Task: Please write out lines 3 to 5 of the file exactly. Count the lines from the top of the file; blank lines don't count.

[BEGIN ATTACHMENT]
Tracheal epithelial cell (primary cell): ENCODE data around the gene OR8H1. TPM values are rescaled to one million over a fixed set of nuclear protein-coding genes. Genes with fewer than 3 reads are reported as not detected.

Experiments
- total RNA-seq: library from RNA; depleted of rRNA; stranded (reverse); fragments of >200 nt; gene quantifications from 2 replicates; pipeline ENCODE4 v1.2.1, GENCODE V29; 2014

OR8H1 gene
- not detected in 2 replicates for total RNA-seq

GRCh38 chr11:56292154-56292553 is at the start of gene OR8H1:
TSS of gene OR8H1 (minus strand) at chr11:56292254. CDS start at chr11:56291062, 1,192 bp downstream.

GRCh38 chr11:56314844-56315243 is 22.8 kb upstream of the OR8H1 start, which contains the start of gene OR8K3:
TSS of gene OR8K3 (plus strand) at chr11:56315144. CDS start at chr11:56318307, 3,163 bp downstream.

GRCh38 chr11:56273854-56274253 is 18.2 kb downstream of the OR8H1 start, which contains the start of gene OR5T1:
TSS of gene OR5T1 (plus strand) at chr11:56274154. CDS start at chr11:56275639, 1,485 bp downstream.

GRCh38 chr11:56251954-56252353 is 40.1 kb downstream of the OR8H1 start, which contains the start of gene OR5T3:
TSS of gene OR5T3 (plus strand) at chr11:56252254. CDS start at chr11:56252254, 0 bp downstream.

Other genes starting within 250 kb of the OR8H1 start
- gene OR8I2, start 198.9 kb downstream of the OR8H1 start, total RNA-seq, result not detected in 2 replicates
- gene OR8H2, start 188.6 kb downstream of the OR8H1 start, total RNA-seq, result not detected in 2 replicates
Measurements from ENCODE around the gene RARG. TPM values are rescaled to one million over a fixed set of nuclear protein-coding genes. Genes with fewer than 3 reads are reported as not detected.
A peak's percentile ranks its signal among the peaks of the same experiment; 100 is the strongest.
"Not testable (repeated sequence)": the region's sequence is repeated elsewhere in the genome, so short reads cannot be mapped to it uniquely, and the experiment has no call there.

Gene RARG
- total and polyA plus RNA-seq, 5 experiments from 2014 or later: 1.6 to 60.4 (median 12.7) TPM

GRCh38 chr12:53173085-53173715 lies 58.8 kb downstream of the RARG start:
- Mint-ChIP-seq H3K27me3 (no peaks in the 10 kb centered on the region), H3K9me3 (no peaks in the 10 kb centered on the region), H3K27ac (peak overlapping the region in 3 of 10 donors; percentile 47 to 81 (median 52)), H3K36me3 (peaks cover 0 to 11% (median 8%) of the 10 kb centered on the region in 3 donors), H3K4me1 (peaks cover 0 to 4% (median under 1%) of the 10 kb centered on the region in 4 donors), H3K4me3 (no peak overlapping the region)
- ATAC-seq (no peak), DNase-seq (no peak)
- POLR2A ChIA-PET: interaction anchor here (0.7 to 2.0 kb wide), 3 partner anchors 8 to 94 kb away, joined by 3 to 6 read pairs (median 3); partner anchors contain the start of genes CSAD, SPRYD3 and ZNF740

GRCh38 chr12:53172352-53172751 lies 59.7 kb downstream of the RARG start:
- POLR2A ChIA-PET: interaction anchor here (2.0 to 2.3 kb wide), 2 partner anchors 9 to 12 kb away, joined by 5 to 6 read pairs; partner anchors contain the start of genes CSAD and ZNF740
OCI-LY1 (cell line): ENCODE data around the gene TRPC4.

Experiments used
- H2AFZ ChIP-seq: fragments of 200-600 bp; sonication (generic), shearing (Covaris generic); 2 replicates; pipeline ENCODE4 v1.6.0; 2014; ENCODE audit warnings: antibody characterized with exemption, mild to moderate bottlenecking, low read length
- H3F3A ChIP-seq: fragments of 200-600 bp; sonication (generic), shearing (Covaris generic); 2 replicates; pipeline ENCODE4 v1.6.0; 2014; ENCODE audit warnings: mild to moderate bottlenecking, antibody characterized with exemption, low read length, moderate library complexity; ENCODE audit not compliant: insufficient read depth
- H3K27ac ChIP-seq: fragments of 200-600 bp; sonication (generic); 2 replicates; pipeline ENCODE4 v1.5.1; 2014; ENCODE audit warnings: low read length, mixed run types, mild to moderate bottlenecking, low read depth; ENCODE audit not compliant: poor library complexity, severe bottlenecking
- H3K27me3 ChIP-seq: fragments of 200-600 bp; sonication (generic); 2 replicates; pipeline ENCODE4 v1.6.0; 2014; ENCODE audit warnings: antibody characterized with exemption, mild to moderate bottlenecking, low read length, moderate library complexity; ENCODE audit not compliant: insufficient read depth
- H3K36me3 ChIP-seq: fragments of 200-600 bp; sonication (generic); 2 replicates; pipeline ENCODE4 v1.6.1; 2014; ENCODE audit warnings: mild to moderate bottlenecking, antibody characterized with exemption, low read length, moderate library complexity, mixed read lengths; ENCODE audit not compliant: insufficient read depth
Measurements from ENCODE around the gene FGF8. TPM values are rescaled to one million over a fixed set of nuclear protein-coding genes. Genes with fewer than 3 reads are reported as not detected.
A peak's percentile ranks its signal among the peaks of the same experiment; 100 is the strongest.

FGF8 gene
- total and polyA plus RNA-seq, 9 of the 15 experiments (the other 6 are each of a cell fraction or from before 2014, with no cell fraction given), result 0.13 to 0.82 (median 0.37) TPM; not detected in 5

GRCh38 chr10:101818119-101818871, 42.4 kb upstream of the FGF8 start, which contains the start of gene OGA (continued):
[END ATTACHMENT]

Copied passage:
- total RNA-seq: library from RNA; depleted of rRNA; stranded (reverse); fragments of >200 nt; gene quantifications from 2 replicates; pipeline ENCODE4 v1.2.1, GENCODE V29; 2014

OR8H1 gene
- not detected in 2 replicates for total RNA-seq